The Theosophical Society: Its Nature and Objectives

Published under G. de Purucker


The Theosophical Society is a world-wide organization of earnest men and women devoted to the service and betterment of the human race. Nonsectarian in the widest application of this term it has no creed, no set doctrine imposed as divinely authoritative, which must be accepted by those who wish to be theosophists. The platform of all work, study, and life, in the Theosophical Society is one of absolute freedom of conscience and investigation in all departments of life, Fellows of the Society being free to learn and to teach, on the basis of a sound ethical foundation.

While the body of teachings known as theosophy is as old as thinking man himself, yet the Theosophical Society, as an organization, is relatively speaking a new body. It was founded in New York City in 1875 by Madame Helena P. Blavatsky, who, together with Colonel Henry S. Olcott, William Q. Judge, and others, laid the foundations and gave the initial impetus to a work which has since grown to be a world-wide movement. Earnest religious thinkers, profound philosophical and intellectual searchers for truth, and scientific investigators, alike, are to be found within its ranks -- all trying, to the extent of their own individual capacities and abilities, to promote the cause of universal brotherhood, and of genuine knowledge of nature, and of man as an integral and inseparable part thereof.

The chief objects of the Theosophical Society are as follows:

  1. To diffuse among men a knowledge of the laws inherent in the Universe.
  2. To promulgate the knowledge of the essential unity of all that is, and to demonstrate that this unity is fundamental in nature.
  3. To form an active brotherhood among men.
  4. To study ancient and modern religion, science, and philosophy.
  5. To investigate the powers innate in man.

The theosophist is offered the profound philosophy of theosophy which is derived from that great body of truths which have been kept in the guardianship of initiates and masters of wisdom for unnumbered centuries -- truths which have been tested and proved by the greatest minds of the ages to be founded on nature herself. Its teachings embrace the universe, ranging from the simpler doctrines of reincarnation and karma, or the laws of rebirth and moral causation, and the essential divinity of all that lives, through the more complex doctrines of hierarchies, cycles, evolutionary rounds and races, globes, planetary imbodiments, solar systems and universes. From time to time, portions of this archaic wisdom religion have been given to the world in various periods by great teachers, and particularly when humanity stood in need of some new revelation or cyclical renewal of spiritual verities. The present Theosophical Movement is, in our age, the latest such renewal of the esoteric tradition, and was brought to the West by its messenger, H. P. Blavatsky.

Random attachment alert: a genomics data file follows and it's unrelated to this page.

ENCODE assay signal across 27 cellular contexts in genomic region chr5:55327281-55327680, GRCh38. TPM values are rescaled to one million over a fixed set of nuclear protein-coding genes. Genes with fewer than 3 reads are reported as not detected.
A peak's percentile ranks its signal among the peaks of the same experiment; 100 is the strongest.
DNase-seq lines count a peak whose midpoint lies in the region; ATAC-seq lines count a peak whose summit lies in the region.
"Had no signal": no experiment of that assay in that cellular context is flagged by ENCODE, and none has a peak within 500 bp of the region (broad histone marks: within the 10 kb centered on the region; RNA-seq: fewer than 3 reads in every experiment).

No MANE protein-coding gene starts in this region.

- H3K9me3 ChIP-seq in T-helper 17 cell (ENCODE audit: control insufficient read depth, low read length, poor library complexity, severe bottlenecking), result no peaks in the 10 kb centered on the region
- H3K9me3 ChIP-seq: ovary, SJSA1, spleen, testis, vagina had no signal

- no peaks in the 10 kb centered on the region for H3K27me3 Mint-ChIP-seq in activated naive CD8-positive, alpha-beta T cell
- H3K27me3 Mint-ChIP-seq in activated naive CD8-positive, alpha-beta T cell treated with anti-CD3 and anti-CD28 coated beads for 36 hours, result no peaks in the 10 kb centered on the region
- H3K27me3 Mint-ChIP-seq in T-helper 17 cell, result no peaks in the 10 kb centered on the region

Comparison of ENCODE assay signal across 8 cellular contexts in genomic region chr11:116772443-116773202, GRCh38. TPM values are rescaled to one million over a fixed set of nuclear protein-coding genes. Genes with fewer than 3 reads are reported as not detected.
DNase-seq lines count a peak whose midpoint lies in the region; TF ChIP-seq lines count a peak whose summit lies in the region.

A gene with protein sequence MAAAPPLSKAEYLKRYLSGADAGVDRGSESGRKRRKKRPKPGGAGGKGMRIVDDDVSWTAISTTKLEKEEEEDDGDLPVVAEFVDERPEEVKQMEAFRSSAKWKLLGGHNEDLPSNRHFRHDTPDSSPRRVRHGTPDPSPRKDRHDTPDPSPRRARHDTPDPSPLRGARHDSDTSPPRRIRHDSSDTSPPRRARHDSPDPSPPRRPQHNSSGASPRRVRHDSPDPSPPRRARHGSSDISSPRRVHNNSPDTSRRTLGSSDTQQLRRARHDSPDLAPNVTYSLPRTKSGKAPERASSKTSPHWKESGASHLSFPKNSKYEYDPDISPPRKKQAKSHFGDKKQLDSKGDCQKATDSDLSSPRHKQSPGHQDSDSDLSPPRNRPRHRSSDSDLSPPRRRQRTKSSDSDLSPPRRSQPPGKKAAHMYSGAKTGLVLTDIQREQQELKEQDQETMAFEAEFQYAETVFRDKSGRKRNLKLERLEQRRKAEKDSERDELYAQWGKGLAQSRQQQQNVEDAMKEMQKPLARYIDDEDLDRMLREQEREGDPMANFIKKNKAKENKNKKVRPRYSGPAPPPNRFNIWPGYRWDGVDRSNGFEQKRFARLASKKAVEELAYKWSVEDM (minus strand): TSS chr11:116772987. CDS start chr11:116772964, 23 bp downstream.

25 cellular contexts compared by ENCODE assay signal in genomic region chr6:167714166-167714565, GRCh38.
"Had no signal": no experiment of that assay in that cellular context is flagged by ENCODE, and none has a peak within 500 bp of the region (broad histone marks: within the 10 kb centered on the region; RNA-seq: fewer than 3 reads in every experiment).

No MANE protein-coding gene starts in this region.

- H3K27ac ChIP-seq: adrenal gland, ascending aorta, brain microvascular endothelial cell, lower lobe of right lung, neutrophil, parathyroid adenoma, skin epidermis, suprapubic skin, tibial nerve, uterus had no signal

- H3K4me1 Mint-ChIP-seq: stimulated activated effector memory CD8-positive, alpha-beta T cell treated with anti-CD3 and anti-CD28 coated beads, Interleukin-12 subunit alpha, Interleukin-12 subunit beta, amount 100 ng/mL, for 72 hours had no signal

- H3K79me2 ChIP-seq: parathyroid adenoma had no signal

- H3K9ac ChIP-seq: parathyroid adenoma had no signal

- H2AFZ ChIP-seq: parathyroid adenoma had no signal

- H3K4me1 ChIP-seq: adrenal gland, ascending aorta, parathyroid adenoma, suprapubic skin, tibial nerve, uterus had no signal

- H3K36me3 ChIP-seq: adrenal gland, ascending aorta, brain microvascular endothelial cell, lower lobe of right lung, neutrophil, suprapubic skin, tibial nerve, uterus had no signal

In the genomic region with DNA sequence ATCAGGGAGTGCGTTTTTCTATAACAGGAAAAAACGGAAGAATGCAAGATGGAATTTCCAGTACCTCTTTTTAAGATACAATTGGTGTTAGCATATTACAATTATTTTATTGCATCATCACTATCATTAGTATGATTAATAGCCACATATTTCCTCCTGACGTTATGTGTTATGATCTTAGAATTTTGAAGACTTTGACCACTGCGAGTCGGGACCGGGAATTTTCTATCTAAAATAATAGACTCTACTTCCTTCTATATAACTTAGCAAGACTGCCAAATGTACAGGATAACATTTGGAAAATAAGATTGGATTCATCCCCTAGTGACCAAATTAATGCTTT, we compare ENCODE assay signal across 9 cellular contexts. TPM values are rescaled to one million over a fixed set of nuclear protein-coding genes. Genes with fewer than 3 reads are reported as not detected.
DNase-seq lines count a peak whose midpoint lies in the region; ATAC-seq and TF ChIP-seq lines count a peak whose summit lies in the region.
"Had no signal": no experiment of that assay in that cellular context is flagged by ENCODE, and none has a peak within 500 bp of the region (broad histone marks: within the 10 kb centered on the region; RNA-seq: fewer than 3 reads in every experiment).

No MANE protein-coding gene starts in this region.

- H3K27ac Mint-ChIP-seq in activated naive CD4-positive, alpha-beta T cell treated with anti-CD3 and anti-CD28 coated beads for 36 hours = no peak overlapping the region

The Theosophical Society is composed of men and women belonging to most of the civilized nations and races of the earth, the bond which binds them into one body being the common ideal of universal brotherhood a spiritual and philosophical ideal which is the fundamental principle of all theosophical work. Sincere and honest religious aspiration, sound and creative philosophical thinking, and earnest scientific investigation, together with the noblest ideals in the domain of educational activities and of artistic pursuits -- all these are of deep interest to the members of the Theosophical Society. As a Movement for the betterment of the human race, the Society feels itself allied with every honest and unselfish effort on the part of anyone, to benefit other fellow-human beings, and to promote the cause of spiritual knowledge, of intellectual enlightenment, of ethical conduct, and of peace and good-will among men.

In these days of transition from a moribund materialism to a more spiritual, intuitive and creative conception of life, there is felt a growing need for a knowledge transcending, without excluding, the purely scientific, philosophical, and religious approaches to truth. As a fundamental system of thought synthesizing all three into one harmonious unity, theosophy provides an unshakable foundation upon which to erect an all-embracing and systematic philosophy of life, leading to a direct cognition of truth and the spiritual and intellectual background for a nobler civilization.

Despite the praiseworthy achievements of physical science and the broader outlook in the sphere of religious and philosophical thought, the world, in the present period of complete revaluation of its ideals, has no comprehensive and satisfying system of intellectual and spiritual standards by which to test with confidence any new discovery in nature.

From immemorial time, and in all races of men there has been current, an intuition, an intimation, persistent and ever-enduring, that there exists somewhere a body of sublime teachings, a system of thought, which can be had by those who qualify to receive it. These vague and undying rumors, these intuitions of a universal wisdom-teaching, have appeared at frequent intervals throughout the annals of recorded history, and finding lodgment in both legend and myth, have become enshrined in the different religious and philosophical systems of mankind.